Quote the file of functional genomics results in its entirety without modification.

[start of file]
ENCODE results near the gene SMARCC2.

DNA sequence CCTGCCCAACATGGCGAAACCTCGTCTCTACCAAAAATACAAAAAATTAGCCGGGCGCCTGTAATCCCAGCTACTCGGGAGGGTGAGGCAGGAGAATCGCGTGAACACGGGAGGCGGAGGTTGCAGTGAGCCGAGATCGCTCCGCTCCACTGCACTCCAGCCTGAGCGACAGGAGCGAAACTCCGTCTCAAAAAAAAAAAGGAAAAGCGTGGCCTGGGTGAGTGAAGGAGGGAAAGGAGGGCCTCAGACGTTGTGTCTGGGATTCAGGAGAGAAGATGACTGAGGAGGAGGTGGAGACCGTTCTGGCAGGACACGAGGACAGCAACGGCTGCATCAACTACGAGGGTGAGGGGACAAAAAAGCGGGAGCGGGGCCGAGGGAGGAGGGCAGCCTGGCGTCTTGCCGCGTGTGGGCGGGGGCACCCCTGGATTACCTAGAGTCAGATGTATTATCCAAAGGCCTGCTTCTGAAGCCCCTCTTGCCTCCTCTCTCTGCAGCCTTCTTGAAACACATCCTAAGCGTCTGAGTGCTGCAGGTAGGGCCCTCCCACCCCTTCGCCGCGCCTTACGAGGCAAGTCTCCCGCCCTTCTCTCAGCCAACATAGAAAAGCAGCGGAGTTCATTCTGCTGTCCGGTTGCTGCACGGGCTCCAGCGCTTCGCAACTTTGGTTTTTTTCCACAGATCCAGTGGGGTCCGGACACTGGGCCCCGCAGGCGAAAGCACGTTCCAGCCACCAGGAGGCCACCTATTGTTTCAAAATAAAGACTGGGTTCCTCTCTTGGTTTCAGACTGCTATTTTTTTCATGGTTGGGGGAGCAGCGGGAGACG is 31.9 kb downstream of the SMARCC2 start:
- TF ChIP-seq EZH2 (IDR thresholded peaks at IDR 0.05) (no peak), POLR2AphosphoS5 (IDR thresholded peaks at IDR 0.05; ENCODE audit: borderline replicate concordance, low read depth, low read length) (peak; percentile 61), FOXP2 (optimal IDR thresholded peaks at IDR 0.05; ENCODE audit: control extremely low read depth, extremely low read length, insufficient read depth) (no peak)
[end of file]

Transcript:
ENCODE results near the gene SMARCC2.

DNA sequence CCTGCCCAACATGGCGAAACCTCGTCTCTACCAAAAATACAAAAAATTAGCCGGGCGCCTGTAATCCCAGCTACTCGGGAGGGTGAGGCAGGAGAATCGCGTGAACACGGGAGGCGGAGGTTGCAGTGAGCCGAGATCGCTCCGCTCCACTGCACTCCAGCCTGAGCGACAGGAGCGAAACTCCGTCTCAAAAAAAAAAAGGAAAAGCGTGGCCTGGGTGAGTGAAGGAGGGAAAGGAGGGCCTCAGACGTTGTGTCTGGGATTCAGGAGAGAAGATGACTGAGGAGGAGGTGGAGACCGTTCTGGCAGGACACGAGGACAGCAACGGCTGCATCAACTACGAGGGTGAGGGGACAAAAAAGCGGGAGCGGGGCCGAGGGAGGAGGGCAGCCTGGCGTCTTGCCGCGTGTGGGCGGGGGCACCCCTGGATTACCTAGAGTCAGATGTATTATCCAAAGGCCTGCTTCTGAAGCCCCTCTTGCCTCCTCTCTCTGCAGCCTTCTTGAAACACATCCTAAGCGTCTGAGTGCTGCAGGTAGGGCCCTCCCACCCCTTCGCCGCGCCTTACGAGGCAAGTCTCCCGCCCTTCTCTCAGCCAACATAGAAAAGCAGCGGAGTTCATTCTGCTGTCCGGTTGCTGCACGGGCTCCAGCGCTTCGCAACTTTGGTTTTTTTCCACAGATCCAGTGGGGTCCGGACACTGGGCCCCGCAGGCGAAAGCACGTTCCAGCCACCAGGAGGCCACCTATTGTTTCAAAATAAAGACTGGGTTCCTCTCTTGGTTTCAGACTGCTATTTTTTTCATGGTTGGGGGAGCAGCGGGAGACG is 31.9 kb downstream of the SMARCC2 start:
- TF ChIP-seq EZH2 (IDR thresholded peaks at IDR 0.05) (no peak), POLR2AphosphoS5 (IDR thresholded peaks at IDR 0.05; ENCODE audit: borderline replicate concordance, low read depth, low read length) (peak; percentile 61), FOXP2 (optimal IDR thresholded peaks at IDR 0.05; ENCODE audit: control extremely low read depth, extremely low read length, insufficient read depth) (no peak)